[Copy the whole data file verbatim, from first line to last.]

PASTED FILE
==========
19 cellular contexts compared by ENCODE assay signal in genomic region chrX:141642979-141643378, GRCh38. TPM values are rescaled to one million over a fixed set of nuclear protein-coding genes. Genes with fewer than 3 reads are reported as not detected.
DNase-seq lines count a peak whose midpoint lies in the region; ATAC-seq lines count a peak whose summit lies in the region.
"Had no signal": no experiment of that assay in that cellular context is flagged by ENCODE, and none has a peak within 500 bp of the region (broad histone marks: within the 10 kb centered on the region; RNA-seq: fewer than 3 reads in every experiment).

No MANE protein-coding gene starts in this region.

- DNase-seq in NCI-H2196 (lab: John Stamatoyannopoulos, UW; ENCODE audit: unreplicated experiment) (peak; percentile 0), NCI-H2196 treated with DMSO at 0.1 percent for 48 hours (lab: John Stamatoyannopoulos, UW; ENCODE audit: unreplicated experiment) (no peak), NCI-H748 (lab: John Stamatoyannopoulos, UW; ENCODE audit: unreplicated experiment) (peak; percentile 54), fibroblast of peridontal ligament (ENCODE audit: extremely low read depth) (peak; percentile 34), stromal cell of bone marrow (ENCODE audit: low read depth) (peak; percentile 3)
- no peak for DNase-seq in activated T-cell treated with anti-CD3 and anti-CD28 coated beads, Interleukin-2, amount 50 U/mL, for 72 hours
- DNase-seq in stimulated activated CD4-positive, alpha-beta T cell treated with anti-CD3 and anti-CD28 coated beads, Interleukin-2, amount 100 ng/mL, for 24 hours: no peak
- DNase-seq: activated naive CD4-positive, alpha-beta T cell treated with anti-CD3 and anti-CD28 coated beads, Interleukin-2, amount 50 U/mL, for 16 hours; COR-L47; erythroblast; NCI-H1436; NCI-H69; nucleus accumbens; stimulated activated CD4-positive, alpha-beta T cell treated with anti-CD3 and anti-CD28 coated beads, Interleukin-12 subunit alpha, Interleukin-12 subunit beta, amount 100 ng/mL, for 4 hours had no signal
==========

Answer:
19 cellular contexts compared by ENCODE assay signal in genomic region chrX:141642979-141643378, GRCh38. TPM values are rescaled to one million over a fixed set of nuclear protein-coding genes. Genes with fewer than 3 reads are reported as not detected.
DNase-seq lines count a peak whose midpoint lies in the region; ATAC-seq lines count a peak whose summit lies in the region.
"Had no signal": no experiment of that assay in that cellular context is flagged by ENCODE, and none has a peak within 500 bp of the region (broad histone marks: within the 10 kb centered on the region; RNA-seq: fewer than 3 reads in every experiment).

No MANE protein-coding gene starts in this region.

- DNase-seq in NCI-H2196 (lab: John Stamatoyannopoulos, UW; ENCODE audit: unreplicated experiment) (peak; percentile 0), NCI-H2196 treated with DMSO at 0.1 percent for 48 hours (lab: John Stamatoyannopoulos, UW; ENCODE audit: unreplicated experiment) (no peak), NCI-H748 (lab: John Stamatoyannopoulos, UW; ENCODE audit: unreplicated experiment) (peak; percentile 54), fibroblast of peridontal ligament (ENCODE audit: extremely low read depth) (peak; percentile 34), stromal cell of bone marrow (ENCODE audit: low read depth) (peak; percentile 3)
- no peak for DNase-seq in activated T-cell treated with anti-CD3 and anti-CD28 coated beads, Interleukin-2, amount 50 U/mL, for 72 hours
- DNase-seq in stimulated activated CD4-positive, alpha-beta T cell treated with anti-CD3 and anti-CD28 coated beads, Interleukin-2, amount 100 ng/mL, for 24 hours: no peak
- DNase-seq: activated naive CD4-positive, alpha-beta T cell treated with anti-CD3 and anti-CD28 coated beads, Interleukin-2, amount 50 U/mL, for 16 hours; COR-L47; erythroblast; NCI-H1436; NCI-H69; nucleus accumbens; stimulated activated CD4-positive, alpha-beta T cell treated with anti-CD3 and anti-CD28 coated beads, Interleukin-12 subunit alpha, Interleukin-12 subunit beta, amount 100 ng/mL, for 4 hours had no signal